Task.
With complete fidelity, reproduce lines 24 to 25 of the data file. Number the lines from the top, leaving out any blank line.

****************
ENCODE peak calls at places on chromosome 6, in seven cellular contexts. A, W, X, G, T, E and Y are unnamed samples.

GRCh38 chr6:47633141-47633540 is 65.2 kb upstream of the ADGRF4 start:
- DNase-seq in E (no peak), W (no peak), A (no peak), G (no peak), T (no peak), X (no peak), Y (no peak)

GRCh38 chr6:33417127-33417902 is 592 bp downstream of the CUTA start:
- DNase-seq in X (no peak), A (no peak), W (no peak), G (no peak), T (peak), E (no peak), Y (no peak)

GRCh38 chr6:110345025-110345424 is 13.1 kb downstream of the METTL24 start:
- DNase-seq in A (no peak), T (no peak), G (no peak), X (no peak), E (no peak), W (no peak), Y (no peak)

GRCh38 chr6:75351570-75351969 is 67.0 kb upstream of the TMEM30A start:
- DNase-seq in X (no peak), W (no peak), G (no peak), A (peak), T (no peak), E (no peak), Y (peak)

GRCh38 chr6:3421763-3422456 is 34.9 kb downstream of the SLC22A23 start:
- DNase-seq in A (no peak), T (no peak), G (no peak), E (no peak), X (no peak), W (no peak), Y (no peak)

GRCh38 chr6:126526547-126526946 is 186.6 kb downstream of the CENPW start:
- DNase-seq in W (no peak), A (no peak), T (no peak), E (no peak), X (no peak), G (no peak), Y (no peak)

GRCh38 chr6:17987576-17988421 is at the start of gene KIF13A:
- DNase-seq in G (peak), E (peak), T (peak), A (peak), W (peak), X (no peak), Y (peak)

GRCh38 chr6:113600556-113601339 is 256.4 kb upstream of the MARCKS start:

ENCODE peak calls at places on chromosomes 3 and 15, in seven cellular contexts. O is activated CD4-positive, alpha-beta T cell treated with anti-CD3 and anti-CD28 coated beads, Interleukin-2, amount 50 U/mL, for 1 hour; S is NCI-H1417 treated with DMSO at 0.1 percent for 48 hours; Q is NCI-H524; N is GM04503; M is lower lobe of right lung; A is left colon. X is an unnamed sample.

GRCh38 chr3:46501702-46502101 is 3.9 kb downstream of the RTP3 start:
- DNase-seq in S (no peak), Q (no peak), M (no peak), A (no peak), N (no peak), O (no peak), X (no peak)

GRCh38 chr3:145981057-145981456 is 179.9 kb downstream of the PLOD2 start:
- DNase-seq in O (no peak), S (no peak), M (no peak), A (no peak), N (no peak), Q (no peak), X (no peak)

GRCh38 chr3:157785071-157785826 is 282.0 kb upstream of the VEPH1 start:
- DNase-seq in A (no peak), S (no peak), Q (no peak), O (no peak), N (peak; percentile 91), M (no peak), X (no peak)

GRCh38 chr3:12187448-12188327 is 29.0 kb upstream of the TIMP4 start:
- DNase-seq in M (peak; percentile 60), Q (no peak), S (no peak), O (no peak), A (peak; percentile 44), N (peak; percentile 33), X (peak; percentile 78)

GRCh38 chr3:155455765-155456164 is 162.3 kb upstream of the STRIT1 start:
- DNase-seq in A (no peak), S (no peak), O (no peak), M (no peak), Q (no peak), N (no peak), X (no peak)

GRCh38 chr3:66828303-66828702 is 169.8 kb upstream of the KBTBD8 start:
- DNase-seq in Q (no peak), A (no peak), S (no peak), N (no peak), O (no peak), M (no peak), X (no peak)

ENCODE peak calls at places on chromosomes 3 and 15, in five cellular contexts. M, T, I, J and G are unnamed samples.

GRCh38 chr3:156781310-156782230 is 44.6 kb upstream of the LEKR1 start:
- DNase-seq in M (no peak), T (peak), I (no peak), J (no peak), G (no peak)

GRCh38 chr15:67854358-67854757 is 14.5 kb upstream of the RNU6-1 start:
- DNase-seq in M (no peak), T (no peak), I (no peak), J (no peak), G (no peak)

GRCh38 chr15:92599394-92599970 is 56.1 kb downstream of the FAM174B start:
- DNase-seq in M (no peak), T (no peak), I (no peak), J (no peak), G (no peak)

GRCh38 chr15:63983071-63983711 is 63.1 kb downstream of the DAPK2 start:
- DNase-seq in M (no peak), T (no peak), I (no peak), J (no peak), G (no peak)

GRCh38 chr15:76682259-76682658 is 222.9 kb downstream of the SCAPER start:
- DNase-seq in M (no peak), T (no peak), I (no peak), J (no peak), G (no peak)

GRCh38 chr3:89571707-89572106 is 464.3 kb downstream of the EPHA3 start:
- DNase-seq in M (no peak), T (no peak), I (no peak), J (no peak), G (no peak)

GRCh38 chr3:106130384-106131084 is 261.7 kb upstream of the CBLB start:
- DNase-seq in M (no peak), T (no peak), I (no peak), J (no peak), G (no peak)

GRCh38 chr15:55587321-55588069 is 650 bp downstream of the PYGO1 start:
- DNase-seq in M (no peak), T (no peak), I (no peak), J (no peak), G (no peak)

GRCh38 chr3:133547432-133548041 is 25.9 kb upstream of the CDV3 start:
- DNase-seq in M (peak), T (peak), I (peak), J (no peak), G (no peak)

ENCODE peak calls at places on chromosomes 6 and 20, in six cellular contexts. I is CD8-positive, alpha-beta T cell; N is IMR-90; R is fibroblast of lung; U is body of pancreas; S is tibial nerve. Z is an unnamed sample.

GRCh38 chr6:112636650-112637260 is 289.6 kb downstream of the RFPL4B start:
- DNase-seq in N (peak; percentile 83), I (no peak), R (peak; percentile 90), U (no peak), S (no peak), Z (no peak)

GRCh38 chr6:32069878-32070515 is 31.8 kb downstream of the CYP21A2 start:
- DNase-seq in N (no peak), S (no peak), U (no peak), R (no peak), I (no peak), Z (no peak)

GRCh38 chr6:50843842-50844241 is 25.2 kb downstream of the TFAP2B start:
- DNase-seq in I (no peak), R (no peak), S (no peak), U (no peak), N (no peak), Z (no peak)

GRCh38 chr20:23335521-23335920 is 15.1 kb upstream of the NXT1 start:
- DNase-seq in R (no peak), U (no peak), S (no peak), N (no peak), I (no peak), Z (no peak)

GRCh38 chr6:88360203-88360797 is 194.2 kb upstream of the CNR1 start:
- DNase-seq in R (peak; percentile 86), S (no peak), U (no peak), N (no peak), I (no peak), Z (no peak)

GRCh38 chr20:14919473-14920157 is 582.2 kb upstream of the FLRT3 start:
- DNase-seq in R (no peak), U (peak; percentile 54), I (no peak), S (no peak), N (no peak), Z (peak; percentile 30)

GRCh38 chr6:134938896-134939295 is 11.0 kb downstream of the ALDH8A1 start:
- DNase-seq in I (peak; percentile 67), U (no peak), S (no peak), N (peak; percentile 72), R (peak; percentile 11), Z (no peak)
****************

GRCh38 chr3:12187448-12188327 is 29.0 kb upstream of the TIMP4 start:
- DNase-seq in M (peak; percentile 60), Q (no peak), S (no peak), O (no peak), A (peak; percentile 44), N (peak; percentile 33), X (peak; percentile 78)